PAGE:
The first scenario is a technical default, which is defined as an extended period of nonpayment of some or all U.S. financial responsibilities. Based on our shock model, a technical default would double the current unemployment rate of 3.4% to near 7%, tip the economy into recession within six months and, following a short bout of disinflation, result in a more persistent bout of inflation accompanied by a deterioration in the fiscal condition of the economy.
The second scenario would be an actual default, in which the government, out of money, stops paying its obligations. It would be an unfettered economic catastrophe. Our model indicates that unemployment would surge above 12% in the first six months; the economy would contract by more than 10%, triggering a deep and lasting recession; and inflation would soar toward 11% over the next year.
Under both scenarios, the U.S. credit rating would be downgraded, the dollar would be put in jeopardy, and the cost of floating debt by both the American private sector and government would rise.
In addition, the small and medium-size enterprises that constitute the backbone of the American economy, unable to absorb such a shock, would suffer irreparable harm.
Based on the experience of the 2011 and 2019 debt ceiling standoffs, our base case is that the political authority will tempt fate, courting default and putting domestic and international economic stability at risk, before striking a deal.
But the deal would not accomplish much in the way of addressing the government’s long-term spending imbalance. The primary budget deficit—the deficit minus interest owed on past debt, which in our estimation is the correct metric to focus on to achieve fiscal stability—stands at 3.27% of gross domestic product.
Putting the primary budget deficit on a path to a more sustainable rate of 2% over the next decade is something that the political authority could accomplish outside an unnecessary and artificially induced crisis.
To better understand the risks, we simulated what a debt ceiling crisis would look like using two scenarios: the 2011 debt ceiling crisis and the 2007-09 financial crisis.
The 2011 debt ceiling crisis pushed down asset prices, reduced household spending and private business investment, and eroded consumer and corporate confidence. Even though the 2011 debt crisis was more benign than the financial crisis, a modest technical default along those lines that drags on for a few weeks would still damage the U.S. economy.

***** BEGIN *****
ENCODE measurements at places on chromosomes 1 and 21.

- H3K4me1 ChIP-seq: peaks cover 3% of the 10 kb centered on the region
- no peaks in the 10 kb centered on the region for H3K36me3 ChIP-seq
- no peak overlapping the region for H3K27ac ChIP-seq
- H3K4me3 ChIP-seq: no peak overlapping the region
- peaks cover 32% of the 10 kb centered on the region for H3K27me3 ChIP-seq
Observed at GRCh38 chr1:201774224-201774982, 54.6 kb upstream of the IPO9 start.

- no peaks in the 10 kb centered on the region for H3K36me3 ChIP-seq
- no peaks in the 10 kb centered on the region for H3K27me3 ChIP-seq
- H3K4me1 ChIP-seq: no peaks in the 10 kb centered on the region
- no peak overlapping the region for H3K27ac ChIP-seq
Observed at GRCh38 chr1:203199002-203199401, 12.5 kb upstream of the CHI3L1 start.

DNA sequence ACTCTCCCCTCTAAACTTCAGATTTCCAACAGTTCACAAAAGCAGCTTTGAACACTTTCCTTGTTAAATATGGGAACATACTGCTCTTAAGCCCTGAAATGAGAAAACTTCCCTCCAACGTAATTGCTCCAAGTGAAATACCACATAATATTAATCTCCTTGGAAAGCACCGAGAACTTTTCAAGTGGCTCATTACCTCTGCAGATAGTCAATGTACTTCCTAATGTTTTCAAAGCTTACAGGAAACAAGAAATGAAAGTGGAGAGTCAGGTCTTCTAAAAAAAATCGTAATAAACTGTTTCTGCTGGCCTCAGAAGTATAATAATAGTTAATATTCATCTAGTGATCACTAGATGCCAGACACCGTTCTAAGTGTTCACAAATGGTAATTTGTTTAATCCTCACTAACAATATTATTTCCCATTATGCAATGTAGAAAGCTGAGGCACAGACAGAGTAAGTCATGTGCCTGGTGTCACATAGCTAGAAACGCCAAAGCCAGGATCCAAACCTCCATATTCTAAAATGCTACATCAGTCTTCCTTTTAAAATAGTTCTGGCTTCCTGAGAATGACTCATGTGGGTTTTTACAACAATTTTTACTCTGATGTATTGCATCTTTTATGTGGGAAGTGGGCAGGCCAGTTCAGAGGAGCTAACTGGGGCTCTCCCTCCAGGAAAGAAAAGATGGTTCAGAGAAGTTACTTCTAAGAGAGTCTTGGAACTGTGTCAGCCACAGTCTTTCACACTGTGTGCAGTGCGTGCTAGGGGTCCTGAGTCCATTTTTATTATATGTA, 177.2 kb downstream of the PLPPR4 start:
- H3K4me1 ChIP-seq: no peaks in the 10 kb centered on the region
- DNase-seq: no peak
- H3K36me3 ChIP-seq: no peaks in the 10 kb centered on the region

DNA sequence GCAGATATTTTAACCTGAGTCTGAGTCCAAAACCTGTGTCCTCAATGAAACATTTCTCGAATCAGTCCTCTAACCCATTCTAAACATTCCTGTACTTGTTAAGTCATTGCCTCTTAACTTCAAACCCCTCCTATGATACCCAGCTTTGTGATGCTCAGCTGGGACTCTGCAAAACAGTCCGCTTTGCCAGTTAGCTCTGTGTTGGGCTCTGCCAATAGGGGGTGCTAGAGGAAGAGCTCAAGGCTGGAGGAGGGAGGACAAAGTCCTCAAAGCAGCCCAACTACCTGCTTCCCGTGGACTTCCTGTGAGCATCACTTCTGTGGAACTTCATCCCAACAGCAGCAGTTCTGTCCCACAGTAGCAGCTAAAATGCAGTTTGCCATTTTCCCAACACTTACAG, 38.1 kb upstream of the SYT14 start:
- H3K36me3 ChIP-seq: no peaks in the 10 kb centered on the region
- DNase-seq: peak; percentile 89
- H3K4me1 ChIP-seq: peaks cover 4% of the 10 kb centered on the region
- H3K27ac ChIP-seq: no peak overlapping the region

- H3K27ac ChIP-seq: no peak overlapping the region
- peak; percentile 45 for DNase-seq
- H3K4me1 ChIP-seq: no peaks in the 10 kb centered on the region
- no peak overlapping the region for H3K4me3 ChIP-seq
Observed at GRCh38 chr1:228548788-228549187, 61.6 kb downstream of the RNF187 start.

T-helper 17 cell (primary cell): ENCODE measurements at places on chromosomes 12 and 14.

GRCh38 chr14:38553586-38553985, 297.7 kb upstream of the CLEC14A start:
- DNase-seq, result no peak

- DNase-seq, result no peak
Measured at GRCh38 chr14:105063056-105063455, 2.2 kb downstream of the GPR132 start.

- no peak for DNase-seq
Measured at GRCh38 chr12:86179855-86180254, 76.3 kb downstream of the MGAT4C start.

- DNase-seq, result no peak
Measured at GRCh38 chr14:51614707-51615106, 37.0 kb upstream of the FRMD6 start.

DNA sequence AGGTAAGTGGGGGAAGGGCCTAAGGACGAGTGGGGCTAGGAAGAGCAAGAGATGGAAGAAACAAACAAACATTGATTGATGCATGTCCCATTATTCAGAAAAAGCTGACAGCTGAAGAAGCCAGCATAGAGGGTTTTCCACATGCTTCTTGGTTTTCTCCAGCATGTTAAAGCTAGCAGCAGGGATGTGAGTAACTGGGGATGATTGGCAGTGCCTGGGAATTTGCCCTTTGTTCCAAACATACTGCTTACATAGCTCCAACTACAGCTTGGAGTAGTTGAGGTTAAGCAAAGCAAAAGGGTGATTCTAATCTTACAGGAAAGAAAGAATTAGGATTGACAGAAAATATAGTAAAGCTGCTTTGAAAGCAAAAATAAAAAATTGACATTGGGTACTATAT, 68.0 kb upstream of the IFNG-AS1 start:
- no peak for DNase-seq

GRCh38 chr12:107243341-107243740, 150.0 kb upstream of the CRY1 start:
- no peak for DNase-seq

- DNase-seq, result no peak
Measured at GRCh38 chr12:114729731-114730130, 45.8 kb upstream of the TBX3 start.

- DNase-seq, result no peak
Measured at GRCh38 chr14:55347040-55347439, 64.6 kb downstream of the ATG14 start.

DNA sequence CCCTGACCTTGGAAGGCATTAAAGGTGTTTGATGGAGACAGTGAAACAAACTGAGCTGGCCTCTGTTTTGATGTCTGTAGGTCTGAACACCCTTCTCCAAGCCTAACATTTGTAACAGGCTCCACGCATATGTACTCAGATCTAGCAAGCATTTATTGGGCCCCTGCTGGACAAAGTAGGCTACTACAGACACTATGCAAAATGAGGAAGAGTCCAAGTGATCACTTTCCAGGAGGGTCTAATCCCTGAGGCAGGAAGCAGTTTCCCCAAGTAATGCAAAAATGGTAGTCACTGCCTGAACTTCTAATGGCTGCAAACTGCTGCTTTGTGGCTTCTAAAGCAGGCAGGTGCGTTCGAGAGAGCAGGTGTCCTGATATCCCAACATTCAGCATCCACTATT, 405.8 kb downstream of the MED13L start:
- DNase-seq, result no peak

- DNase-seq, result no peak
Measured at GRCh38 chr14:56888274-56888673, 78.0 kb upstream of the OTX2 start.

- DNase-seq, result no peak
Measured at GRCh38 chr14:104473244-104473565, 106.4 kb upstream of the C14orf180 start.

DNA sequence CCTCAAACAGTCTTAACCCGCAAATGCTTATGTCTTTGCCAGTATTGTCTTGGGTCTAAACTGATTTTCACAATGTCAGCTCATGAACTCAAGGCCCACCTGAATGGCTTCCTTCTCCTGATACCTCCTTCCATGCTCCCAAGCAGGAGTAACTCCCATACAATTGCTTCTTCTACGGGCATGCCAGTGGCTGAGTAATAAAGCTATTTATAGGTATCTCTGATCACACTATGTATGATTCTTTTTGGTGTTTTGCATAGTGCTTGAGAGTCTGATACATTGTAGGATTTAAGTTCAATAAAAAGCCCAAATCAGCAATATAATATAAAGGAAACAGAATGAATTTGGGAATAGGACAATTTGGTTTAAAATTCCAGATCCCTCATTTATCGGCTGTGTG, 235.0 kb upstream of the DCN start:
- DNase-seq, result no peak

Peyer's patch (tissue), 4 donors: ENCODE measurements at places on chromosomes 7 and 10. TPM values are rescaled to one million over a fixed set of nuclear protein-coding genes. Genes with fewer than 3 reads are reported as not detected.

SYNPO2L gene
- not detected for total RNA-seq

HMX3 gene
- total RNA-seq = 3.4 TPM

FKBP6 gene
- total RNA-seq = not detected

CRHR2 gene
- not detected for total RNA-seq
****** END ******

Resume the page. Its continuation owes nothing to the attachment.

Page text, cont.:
The financial crisis, by contrast, serves as a better comparison if there is a full-scale default. The impact of such a default would be transmitted through the economy through the financial markets and would affect the real economy following a short lag. The results would be catastrophic.
We used the Chicago Board Options Exchange volatility index, or the VIX, as a proxy for financial and economic risk and uncertainties and the one-year credit default swap rate as a proxy for credit risks.
Both serve as leading indicators in determining the full impact on growth, inflation and unemployment. A vector autoregression model captures the relationship among multiple factors over a period of time.
Our choice of proxies was motivated by the anticipation that the financial markets would be the initial channel through which the economy would be subject to stress.
Our findings indicate that the selected proxies have strong correlations, with a 95% confidence level.
For instance, an increase of one standard deviation in the VIX would result in a decline of approximately 1.7 percentage points in gross domestic product on an annualized basis during the subsequent quarter. This decline would persist over the following two quarters before turning positive.
It will be some time—we think between July and September—before the U.S. government reaches a date that risks default. It is reasonable to assess the economic impacts from the last quarter of 2023 to the end of 2025.